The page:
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What is Sports Analytics?

The practice of sports analytics has been around for decades, but recent advances in data collection and management technology have broadened its scope significantly. The use of data and statistics has become prolific throughout most major sports. In fact, a large portion of professional teams in the United States now routinely draw on the services of professional statisticians to support their operations. Tracking a baseball player’s batting average as a basis for measurement of potential or ability is just one of many examples of applying analytics to sports.

What is Sports Analytics?

Essentially, sports analytics is the practice of applying mathematical and statistical principles to sports and related peripheral activities. While there are many factors and priorities specific to the industry, sports analysts use the same basic methods and approach as any other kind of data analyst. Establishing parameters for measurement, like hit or fumble rate, and consistently collecting data from a broad sample is the basis of the analytics process. This data is then curated and optimized to improve the accuracy and usability of the results.

Traditionally, teams have use statistics, observations and intuition to make important decisions about drafting and recruiting athletes and to assess player performance. While statistics have always played an important role is evaluating player performance, high powered analytical tools can now be used to get a clearer and more detailed picture of player performance to make more informed decisions about utilization of talent. The use of sports analytics was highlighted in the 2011 film “Moneyball,” which tells the true story of the 2002 Oakland A’s using sports analytics to build successful team with a limited budget. They were able to use specific metrics to acquire undervalued players and make decisions about how best to use the talent they had. Sports analytics goes beyond traditional statistics to add accurate analysis to improve many factors in team performance.

On-Field Applications

Analytics has many on-field applications in a sports environment, including managing both individual and group performance. Coaches can use data to optimize exercise programs for their players and develop nutrition plans to maximize fitness. Analytics is also commonly used in developing tactics and team strategies. With thousands of games worth of data to study, analysts can look for patterns across a broad sample size regarding formation, counter strategies and other key variables.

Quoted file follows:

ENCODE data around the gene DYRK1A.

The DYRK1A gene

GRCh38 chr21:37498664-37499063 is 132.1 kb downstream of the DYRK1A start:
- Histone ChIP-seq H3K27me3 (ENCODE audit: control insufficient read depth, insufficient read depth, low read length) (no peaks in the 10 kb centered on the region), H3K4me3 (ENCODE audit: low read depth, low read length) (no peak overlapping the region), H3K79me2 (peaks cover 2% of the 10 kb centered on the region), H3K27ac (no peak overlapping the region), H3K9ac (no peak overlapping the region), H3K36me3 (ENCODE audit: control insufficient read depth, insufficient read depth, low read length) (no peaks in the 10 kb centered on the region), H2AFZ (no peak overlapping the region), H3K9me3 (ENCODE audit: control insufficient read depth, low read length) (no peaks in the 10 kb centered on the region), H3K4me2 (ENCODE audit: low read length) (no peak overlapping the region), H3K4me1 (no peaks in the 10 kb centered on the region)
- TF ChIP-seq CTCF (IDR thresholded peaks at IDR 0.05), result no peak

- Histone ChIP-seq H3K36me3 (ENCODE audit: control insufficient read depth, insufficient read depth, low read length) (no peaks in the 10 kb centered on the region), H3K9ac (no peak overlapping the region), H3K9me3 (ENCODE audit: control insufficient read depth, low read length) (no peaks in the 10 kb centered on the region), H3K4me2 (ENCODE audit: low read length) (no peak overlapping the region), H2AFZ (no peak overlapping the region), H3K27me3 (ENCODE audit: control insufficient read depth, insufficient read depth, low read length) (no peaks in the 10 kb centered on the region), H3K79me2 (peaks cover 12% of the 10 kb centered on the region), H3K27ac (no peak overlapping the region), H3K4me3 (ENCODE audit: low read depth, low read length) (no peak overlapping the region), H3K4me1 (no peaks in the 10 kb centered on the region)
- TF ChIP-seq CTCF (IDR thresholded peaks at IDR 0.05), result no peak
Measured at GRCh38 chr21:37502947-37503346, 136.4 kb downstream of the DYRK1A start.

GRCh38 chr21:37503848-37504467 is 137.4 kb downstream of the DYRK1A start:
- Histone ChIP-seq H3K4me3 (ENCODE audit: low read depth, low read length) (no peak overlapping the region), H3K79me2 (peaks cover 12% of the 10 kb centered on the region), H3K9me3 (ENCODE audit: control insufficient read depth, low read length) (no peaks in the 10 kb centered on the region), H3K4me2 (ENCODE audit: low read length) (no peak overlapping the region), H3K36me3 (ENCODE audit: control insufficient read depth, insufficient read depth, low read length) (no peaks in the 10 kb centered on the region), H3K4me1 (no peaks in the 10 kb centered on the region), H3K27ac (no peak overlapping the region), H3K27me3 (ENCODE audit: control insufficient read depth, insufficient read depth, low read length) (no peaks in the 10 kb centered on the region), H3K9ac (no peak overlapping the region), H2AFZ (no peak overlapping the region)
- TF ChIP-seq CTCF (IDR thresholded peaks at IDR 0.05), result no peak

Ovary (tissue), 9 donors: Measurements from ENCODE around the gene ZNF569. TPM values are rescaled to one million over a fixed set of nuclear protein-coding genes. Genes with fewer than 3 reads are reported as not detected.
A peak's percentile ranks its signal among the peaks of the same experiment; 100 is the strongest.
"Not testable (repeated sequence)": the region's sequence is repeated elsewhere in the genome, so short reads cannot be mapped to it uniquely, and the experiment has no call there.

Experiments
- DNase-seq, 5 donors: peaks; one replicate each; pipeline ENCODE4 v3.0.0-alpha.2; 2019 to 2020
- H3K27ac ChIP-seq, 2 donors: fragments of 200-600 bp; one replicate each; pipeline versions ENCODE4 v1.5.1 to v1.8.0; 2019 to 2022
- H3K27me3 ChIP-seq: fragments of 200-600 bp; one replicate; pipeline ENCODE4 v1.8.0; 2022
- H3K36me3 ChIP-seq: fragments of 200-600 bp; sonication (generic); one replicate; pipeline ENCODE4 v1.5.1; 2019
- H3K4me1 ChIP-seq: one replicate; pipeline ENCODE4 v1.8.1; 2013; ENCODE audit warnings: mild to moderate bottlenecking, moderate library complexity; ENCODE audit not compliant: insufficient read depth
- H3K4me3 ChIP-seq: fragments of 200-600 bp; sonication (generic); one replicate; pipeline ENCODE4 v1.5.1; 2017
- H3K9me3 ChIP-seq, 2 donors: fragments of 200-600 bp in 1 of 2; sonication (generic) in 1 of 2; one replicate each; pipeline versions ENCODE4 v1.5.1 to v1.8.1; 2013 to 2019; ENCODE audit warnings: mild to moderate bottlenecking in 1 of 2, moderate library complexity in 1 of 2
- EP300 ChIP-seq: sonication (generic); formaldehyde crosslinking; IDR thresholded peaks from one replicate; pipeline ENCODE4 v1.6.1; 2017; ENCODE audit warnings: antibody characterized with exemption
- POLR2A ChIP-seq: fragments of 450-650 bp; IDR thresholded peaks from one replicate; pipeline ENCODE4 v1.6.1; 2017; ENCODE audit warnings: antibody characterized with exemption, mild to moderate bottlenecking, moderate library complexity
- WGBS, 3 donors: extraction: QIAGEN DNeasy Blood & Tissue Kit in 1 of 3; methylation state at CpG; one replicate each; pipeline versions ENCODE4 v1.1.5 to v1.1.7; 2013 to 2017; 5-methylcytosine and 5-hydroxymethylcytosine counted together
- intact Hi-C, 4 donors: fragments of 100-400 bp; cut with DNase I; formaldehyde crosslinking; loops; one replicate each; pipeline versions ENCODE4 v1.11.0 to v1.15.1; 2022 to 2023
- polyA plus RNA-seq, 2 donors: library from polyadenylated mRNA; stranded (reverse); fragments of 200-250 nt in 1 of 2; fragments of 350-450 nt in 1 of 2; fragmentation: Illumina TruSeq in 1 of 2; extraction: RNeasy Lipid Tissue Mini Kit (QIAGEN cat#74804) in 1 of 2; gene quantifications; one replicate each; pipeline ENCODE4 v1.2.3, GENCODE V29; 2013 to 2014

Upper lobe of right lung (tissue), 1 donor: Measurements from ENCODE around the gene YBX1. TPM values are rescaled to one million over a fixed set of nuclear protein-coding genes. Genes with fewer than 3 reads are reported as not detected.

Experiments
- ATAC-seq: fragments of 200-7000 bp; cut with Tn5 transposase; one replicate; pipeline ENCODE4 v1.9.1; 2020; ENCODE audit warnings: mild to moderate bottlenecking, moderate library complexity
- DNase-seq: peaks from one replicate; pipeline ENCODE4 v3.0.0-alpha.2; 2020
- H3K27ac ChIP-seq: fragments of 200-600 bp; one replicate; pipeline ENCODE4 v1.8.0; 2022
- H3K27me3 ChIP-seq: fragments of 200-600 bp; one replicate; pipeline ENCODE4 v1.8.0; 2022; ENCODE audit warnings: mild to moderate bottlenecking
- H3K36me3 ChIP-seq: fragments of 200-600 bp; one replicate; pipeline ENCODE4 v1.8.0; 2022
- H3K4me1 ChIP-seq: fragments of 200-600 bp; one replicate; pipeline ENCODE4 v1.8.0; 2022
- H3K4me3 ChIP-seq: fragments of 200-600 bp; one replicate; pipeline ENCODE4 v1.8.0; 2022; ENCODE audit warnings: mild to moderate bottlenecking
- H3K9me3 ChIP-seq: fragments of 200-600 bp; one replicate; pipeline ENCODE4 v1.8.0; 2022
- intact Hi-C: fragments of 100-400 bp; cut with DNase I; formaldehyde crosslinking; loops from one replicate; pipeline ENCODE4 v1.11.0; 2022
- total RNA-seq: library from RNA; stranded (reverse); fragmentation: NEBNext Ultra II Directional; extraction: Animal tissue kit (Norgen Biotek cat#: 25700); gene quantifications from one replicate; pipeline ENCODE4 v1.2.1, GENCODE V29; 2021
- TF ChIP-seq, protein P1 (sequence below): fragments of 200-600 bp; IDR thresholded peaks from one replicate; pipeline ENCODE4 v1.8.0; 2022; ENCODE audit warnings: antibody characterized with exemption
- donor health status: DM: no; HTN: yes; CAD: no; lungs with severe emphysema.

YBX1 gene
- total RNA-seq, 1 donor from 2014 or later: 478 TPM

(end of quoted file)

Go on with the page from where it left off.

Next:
Uses in Team Management

Practical data analysis has plenty of applications for the business side of sports as well. Since most professional sports teams function as businesses, they are always seeking ways to improve sales and reduce expenses across their organization. Some sports analysts specifically focus on issues regarding the marketing and sale of sports tickets and team merchandise. Modern marketing and fan outreach efforts also rely heavily on analytics to predict their consumer base and identify opportunities to increase brand engagement.

Academic Degrees in Sports Analytics

There are several degrees that can lead to a career in sports analytics. A degree in statistics and data analysis will provide the skills necessary to pursue a career in sports analytics. Some schools offer a bachelor’s degree in Sports Analytics. These programs offer coursework that studies such topics as game theory, economic strategy, probability and statistics, sports management, web scraping, programming, database management and sports data analysis. Graduates from these programs are uniquely qualified to enter the sports analytics field.

Some schools offer a concentration in sports data analytics within their Sports Management department. This allows the student to develop skills in statistics and analytics, while also developing an overall understanding of the field of Sports Management. Students who have already completed their bachelor’s degree may want to look into pursuing a master’s degree in Sports Analytics. These programs offer in-depth study of data science and predictive analytics as related to sports management and sports performance.